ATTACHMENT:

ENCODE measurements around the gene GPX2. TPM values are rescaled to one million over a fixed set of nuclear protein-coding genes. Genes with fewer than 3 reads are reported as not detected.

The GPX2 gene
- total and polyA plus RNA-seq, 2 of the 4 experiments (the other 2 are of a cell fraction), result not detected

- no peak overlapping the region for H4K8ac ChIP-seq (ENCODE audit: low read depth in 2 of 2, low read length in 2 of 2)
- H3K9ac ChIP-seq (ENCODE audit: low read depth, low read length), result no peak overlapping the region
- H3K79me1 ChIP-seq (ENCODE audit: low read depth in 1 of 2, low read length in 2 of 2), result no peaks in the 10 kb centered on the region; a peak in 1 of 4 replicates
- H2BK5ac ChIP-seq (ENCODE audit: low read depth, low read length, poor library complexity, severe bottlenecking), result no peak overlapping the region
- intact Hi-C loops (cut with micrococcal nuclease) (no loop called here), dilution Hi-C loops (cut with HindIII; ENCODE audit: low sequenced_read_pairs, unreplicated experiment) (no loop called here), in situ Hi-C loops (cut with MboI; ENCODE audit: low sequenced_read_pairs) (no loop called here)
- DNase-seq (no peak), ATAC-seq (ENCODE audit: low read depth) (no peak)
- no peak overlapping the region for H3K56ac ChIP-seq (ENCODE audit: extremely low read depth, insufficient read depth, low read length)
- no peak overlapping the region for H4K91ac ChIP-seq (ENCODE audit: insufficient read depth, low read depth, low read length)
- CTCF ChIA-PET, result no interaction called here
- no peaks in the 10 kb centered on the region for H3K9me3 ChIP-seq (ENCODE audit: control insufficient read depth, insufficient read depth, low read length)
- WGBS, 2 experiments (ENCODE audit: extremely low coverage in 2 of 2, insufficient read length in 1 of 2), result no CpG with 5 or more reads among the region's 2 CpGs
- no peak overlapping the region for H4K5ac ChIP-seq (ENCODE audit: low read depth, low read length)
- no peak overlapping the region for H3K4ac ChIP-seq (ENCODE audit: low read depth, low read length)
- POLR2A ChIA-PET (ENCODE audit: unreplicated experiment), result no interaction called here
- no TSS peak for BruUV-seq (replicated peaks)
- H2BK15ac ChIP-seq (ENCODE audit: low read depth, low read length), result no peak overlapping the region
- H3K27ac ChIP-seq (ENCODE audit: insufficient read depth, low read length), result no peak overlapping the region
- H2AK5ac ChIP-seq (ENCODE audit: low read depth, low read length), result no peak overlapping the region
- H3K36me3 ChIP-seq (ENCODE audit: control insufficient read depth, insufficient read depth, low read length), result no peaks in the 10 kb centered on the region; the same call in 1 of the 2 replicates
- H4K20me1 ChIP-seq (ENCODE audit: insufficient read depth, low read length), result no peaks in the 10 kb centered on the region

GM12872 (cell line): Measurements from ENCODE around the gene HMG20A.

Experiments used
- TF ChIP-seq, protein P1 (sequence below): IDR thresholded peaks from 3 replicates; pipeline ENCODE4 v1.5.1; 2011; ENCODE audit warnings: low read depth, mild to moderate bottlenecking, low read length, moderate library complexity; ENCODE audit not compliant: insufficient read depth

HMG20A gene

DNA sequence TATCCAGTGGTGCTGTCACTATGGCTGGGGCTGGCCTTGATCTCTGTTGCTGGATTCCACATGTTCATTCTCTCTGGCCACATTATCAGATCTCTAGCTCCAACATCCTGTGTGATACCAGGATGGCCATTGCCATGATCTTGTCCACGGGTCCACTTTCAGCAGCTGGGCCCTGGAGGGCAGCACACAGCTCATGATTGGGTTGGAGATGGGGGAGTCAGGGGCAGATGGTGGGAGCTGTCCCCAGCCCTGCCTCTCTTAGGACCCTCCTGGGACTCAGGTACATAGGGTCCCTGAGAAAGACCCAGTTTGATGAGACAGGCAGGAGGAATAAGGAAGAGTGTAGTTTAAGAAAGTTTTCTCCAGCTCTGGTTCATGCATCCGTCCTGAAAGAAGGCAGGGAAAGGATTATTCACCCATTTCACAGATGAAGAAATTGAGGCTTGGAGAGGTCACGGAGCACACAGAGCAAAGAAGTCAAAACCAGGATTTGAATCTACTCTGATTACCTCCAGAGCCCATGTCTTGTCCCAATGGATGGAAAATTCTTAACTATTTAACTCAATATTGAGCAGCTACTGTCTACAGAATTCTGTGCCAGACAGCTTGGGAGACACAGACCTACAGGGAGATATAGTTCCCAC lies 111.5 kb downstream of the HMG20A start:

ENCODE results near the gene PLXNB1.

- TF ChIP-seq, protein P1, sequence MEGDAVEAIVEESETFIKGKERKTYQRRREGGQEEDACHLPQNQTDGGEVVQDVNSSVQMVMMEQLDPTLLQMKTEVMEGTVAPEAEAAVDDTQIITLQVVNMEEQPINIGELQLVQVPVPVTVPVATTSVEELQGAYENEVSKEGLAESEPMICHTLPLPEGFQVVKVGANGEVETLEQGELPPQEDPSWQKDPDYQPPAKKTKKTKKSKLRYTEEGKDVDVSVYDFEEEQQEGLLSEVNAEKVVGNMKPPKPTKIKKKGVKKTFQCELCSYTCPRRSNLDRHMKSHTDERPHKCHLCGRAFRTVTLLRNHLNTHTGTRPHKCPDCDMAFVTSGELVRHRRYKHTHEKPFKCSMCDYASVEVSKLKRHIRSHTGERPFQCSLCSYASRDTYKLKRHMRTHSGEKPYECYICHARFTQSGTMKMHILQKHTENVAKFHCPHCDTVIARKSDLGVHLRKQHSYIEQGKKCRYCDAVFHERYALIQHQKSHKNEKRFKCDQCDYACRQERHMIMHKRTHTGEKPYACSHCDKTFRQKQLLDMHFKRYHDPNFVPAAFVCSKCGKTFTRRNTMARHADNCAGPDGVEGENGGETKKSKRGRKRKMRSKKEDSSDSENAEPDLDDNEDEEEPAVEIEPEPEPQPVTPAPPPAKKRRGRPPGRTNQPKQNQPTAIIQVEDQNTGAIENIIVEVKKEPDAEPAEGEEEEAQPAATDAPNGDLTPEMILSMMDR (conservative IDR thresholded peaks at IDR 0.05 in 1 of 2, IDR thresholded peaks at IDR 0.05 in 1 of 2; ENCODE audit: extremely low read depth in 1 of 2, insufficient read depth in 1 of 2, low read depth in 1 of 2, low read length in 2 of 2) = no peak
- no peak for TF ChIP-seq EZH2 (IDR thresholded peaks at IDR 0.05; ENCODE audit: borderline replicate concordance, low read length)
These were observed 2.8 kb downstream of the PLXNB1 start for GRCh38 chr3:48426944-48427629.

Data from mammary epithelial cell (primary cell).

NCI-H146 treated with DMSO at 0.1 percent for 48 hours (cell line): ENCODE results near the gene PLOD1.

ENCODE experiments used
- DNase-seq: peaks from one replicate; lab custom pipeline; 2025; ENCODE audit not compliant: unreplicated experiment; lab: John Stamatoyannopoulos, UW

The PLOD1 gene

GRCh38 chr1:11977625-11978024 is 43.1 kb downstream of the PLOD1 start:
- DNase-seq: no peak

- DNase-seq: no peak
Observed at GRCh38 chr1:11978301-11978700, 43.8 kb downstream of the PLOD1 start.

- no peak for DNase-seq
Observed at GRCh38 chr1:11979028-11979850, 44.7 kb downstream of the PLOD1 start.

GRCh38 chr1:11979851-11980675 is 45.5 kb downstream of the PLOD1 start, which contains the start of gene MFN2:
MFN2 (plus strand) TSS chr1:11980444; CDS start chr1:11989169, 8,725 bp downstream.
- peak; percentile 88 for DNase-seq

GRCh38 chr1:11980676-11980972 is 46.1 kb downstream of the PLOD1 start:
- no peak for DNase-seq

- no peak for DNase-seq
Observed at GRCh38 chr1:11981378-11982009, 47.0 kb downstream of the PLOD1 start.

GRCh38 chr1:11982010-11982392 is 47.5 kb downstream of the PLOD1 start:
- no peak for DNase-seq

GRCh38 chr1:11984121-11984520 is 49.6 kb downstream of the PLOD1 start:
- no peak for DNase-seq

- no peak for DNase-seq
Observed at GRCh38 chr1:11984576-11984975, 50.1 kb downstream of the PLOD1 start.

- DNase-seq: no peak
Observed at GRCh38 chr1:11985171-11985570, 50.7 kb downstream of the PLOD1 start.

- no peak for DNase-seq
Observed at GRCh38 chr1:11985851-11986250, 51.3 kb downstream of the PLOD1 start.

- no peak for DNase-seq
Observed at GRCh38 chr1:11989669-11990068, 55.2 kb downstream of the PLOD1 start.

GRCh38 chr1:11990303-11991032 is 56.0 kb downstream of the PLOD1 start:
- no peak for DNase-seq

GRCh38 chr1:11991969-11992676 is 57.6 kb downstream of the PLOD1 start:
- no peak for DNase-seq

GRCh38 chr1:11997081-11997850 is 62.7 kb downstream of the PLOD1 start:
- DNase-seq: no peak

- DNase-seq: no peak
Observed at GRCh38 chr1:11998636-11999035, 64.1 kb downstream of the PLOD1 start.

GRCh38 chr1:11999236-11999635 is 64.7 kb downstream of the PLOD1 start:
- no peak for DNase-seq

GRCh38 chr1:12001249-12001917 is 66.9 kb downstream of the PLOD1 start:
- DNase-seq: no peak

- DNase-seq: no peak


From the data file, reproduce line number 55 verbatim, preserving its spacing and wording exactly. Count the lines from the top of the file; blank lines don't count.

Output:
- no peak for DNase-seq